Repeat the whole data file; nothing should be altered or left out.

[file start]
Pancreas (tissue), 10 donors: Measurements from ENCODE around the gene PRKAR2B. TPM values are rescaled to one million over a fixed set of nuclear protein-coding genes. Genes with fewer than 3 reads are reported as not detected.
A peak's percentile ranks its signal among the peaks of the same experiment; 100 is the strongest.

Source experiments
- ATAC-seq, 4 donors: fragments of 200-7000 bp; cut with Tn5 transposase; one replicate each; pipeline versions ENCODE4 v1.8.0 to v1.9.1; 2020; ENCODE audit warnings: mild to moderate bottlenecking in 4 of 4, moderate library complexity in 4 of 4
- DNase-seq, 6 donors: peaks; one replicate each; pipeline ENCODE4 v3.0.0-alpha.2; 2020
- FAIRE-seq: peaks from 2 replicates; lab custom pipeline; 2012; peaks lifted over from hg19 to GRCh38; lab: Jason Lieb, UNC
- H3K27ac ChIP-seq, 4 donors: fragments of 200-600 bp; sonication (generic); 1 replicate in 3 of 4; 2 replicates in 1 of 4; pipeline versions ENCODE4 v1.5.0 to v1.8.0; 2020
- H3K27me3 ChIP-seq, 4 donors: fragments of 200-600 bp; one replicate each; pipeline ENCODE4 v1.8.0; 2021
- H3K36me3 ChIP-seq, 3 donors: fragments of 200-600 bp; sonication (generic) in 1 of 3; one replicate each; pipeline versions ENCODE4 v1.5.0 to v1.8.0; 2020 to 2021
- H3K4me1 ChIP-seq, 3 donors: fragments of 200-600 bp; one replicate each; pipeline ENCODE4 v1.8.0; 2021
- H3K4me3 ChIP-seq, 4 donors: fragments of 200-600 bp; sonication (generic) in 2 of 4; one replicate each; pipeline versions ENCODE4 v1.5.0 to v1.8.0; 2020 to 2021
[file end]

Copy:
Pancreas (tissue), 10 donors: Measurements from ENCODE around the gene PRKAR2B. TPM values are rescaled to one million over a fixed set of nuclear protein-coding genes. Genes with fewer than 3 reads are reported as not detected.
A peak's percentile ranks its signal among the peaks of the same experiment; 100 is the strongest.

Source experiments
- ATAC-seq, 4 donors: fragments of 200-7000 bp; cut with Tn5 transposase; one replicate each; pipeline versions ENCODE4 v1.8.0 to v1.9.1; 2020; ENCODE audit warnings: mild to moderate bottlenecking in 4 of 4, moderate library complexity in 4 of 4
- DNase-seq, 6 donors: peaks; one replicate each; pipeline ENCODE4 v3.0.0-alpha.2; 2020
- FAIRE-seq: peaks from 2 replicates; lab custom pipeline; 2012; peaks lifted over from hg19 to GRCh38; lab: Jason Lieb, UNC
- H3K27ac ChIP-seq, 4 donors: fragments of 200-600 bp; sonication (generic); 1 replicate in 3 of 4; 2 replicates in 1 of 4; pipeline versions ENCODE4 v1.5.0 to v1.8.0; 2020
- H3K27me3 ChIP-seq, 4 donors: fragments of 200-600 bp; one replicate each; pipeline ENCODE4 v1.8.0; 2021
- H3K36me3 ChIP-seq, 3 donors: fragments of 200-600 bp; sonication (generic) in 1 of 3; one replicate each; pipeline versions ENCODE4 v1.5.0 to v1.8.0; 2020 to 2021
- H3K4me1 ChIP-seq, 3 donors: fragments of 200-600 bp; one replicate each; pipeline ENCODE4 v1.8.0; 2021
- H3K4me3 ChIP-seq, 4 donors: fragments of 200-600 bp; sonication (generic) in 2 of 4; one replicate each; pipeline versions ENCODE4 v1.5.0 to v1.8.0; 2020 to 2021